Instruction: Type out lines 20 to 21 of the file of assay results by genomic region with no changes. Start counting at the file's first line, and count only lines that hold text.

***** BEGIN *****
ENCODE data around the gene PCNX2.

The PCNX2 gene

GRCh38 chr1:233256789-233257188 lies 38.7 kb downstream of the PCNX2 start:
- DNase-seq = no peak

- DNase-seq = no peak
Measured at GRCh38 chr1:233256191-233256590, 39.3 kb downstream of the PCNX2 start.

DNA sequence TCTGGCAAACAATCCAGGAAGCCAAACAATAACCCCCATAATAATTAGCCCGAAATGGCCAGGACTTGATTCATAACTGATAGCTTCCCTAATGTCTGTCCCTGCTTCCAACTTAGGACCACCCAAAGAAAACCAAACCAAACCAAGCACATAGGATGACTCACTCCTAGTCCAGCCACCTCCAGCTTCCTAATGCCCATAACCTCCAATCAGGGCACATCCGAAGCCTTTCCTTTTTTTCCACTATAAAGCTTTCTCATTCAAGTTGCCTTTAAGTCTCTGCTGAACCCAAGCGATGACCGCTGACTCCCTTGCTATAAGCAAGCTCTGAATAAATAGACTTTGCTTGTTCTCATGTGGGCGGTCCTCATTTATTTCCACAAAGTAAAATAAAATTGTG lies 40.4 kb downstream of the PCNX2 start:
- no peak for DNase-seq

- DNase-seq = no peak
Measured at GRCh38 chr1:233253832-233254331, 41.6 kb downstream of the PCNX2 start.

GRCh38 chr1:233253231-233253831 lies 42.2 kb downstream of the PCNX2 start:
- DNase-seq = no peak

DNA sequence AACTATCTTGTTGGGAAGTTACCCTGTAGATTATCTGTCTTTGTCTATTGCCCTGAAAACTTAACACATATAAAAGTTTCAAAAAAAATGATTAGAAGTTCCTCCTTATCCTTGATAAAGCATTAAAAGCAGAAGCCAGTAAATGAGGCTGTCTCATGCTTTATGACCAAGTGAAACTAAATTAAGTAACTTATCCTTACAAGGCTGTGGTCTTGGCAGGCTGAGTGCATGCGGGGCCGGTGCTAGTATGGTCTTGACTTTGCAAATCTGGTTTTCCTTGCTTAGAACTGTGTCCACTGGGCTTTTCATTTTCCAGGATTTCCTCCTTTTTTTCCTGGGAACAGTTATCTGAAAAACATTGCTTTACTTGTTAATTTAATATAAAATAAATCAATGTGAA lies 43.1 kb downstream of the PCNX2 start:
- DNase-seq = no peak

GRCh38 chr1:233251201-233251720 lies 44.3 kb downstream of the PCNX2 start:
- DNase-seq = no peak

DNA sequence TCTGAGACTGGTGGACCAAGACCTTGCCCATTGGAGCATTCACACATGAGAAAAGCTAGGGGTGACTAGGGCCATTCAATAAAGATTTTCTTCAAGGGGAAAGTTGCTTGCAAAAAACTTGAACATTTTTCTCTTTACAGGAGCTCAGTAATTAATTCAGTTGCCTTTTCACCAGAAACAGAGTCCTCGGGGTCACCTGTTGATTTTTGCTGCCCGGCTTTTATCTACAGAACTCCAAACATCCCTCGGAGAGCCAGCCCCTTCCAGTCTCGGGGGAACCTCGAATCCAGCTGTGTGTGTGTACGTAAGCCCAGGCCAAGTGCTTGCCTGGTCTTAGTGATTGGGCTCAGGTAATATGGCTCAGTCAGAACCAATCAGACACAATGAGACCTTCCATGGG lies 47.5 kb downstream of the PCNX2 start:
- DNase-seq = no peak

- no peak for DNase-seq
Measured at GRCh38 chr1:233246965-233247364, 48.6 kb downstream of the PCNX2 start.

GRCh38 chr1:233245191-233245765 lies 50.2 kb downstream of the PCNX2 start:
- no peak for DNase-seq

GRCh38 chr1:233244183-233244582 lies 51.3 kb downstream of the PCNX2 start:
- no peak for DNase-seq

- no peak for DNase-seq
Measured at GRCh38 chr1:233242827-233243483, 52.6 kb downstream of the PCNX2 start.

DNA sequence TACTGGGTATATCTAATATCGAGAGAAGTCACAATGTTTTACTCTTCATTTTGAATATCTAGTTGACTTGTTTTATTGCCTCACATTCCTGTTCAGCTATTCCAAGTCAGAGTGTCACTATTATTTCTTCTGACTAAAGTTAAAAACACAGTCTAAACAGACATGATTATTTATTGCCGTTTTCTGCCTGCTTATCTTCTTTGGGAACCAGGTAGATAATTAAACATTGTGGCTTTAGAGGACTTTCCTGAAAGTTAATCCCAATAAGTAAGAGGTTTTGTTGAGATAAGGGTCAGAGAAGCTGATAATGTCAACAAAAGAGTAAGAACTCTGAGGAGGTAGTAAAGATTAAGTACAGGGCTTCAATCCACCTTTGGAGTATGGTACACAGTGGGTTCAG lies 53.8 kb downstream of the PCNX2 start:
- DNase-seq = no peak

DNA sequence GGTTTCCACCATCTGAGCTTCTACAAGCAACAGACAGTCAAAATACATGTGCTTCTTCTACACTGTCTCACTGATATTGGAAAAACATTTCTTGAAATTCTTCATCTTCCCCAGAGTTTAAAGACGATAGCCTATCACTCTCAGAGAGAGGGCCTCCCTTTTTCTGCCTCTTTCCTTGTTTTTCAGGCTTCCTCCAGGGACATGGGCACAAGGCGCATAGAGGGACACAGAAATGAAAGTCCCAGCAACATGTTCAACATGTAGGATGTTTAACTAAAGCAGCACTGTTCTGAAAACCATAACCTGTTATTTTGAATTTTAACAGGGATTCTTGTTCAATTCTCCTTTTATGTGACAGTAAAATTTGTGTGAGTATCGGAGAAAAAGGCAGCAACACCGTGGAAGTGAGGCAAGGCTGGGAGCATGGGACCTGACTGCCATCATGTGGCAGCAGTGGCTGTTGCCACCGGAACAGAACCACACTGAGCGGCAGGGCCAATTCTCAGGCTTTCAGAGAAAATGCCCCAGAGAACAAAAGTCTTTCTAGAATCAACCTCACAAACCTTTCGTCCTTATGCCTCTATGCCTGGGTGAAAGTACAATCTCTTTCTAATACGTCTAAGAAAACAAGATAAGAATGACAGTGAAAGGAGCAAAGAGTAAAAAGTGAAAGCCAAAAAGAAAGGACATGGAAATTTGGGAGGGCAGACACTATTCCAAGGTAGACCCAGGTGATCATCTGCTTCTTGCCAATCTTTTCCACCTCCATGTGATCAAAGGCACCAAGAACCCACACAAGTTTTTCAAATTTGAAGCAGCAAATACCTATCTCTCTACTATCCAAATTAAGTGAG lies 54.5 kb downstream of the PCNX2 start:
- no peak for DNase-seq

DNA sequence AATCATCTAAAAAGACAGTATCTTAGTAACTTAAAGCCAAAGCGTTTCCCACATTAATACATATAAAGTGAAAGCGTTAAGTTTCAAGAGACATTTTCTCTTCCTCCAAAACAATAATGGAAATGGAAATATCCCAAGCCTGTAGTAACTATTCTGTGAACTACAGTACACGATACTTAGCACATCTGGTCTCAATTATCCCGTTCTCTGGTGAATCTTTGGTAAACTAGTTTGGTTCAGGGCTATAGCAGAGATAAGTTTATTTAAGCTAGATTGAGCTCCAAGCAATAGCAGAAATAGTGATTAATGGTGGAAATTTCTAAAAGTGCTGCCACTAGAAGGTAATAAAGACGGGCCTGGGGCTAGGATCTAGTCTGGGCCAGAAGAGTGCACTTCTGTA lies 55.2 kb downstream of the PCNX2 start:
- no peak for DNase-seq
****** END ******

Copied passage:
Measured at GRCh38 chr1:233246965-233247364, 48.6 kb downstream of the PCNX2 start.

GRCh38 chr1:233245191-233245765 lies 50.2 kb downstream of the PCNX2 start: